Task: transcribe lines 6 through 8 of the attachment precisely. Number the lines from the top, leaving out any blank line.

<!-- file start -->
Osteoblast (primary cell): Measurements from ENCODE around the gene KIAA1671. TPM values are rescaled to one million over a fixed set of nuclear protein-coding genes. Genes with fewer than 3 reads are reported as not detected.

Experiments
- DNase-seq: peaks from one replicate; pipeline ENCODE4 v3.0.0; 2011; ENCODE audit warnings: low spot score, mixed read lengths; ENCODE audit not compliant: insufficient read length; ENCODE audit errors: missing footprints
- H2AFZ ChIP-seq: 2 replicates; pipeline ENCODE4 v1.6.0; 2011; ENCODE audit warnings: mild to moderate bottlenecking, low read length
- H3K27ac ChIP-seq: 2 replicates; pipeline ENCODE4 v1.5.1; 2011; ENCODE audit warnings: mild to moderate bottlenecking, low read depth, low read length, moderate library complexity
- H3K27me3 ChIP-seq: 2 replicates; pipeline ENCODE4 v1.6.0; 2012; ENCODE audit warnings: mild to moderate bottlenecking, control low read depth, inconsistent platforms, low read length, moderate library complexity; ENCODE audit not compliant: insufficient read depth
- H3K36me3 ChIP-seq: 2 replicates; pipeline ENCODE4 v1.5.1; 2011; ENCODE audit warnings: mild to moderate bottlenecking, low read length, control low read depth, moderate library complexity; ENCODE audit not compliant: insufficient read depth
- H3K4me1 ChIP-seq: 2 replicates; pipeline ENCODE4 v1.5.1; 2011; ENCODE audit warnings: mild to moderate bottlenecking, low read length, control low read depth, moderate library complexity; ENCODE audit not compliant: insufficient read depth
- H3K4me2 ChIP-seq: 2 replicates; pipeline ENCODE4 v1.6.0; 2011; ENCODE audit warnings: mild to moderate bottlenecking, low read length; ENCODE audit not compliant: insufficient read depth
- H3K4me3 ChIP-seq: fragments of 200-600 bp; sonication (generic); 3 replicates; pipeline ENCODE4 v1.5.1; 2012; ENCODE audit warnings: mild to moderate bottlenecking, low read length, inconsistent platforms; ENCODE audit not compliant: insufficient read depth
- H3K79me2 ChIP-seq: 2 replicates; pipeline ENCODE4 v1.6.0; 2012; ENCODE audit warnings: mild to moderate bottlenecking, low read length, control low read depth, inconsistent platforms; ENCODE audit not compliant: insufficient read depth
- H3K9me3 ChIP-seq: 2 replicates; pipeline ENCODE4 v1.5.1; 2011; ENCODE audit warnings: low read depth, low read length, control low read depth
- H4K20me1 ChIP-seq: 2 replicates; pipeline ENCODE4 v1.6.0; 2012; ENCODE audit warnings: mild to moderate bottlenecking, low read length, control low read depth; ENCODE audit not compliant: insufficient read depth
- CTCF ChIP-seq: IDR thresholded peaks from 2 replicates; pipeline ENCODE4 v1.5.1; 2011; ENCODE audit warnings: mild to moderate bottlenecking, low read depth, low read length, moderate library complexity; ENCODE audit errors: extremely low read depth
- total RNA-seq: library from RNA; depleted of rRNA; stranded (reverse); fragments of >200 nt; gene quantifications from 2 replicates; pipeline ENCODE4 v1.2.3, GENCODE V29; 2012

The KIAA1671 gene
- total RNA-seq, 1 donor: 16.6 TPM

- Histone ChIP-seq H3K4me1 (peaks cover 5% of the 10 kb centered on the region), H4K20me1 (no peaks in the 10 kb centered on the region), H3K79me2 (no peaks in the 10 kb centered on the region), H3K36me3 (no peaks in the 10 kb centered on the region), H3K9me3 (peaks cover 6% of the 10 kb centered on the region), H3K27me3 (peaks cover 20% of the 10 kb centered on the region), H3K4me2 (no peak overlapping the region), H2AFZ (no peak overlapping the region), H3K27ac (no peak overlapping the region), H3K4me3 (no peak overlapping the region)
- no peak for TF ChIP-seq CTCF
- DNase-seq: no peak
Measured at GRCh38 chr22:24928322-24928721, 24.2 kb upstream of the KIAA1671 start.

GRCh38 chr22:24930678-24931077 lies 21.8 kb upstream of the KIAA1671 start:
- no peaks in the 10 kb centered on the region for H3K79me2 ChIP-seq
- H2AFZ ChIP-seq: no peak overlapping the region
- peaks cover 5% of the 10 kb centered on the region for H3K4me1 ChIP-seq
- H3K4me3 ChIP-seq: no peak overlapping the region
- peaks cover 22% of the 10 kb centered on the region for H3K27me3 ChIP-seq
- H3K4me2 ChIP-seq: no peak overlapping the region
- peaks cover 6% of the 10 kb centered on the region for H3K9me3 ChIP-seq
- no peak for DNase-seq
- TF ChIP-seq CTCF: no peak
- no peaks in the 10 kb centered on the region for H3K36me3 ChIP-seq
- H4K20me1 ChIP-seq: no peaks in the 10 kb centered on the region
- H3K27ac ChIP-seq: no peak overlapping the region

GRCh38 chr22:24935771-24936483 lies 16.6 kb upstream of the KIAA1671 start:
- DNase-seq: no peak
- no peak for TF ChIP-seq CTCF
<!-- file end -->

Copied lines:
- H3K27me3 ChIP-seq: 2 replicates; pipeline ENCODE4 v1.6.0; 2012; ENCODE audit warnings: mild to moderate bottlenecking, control low read depth, inconsistent platforms, low read length, moderate library complexity; ENCODE audit not compliant: insufficient read depth
- H3K36me3 ChIP-seq: 2 replicates; pipeline ENCODE4 v1.5.1; 2011; ENCODE audit warnings: mild to moderate bottlenecking, low read length, control low read depth, moderate library complexity; ENCODE audit not compliant: insufficient read depth
- H3K4me1 ChIP-seq: 2 replicates; pipeline ENCODE4 v1.5.1; 2011; ENCODE audit warnings: mild to moderate bottlenecking, low read length, control low read depth, moderate library complexity; ENCODE audit not compliant: insufficient read depth